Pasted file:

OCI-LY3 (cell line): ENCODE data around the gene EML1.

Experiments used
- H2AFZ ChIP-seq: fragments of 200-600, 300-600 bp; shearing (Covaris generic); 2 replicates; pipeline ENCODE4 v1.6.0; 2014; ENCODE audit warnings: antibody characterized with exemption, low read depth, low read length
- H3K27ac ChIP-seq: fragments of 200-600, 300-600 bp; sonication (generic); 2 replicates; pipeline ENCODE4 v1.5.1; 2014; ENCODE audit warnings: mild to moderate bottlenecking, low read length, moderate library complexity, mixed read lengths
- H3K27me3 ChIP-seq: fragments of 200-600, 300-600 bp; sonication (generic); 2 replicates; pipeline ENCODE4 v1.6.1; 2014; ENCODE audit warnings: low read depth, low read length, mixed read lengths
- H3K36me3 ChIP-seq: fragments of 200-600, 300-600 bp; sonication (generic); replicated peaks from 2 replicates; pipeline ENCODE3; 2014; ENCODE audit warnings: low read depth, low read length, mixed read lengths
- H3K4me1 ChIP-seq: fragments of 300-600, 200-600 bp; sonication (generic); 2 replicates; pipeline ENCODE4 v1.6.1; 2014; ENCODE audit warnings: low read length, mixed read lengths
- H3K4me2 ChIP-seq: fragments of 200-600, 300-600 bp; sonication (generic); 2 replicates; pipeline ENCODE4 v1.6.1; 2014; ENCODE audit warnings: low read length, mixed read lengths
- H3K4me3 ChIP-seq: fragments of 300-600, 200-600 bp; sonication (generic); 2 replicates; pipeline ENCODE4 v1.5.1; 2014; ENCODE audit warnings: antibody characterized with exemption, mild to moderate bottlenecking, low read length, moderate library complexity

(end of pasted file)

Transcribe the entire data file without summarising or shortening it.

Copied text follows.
OCI-LY3 (cell line): ENCODE data around the gene EML1.

Experiments used
- H2AFZ ChIP-seq: fragments of 200-600, 300-600 bp; shearing (Covaris generic); 2 replicates; pipeline ENCODE4 v1.6.0; 2014; ENCODE audit warnings: antibody characterized with exemption, low read depth, low read length
- H3K27ac ChIP-seq: fragments of 200-600, 300-600 bp; sonication (generic); 2 replicates; pipeline ENCODE4 v1.5.1; 2014; ENCODE audit warnings: mild to moderate bottlenecking, low read length, moderate library complexity, mixed read lengths
- H3K27me3 ChIP-seq: fragments of 200-600, 300-600 bp; sonication (generic); 2 replicates; pipeline ENCODE4 v1.6.1; 2014; ENCODE audit warnings: low read depth, low read length, mixed read lengths
- H3K36me3 ChIP-seq: fragments of 200-600, 300-600 bp; sonication (generic); replicated peaks from 2 replicates; pipeline ENCODE3; 2014; ENCODE audit warnings: low read depth, low read length, mixed read lengths
- H3K4me1 ChIP-seq: fragments of 300-600, 200-600 bp; sonication (generic); 2 replicates; pipeline ENCODE4 v1.6.1; 2014; ENCODE audit warnings: low read length, mixed read lengths
- H3K4me2 ChIP-seq: fragments of 200-600, 300-600 bp; sonication (generic); 2 replicates; pipeline ENCODE4 v1.6.1; 2014; ENCODE audit warnings: low read length, mixed read lengths
- H3K4me3 ChIP-seq: fragments of 300-600, 200-600 bp; sonication (generic); 2 replicates; pipeline ENCODE4 v1.5.1; 2014; ENCODE audit warnings: antibody characterized with exemption, mild to moderate bottlenecking, low read length, moderate library complexity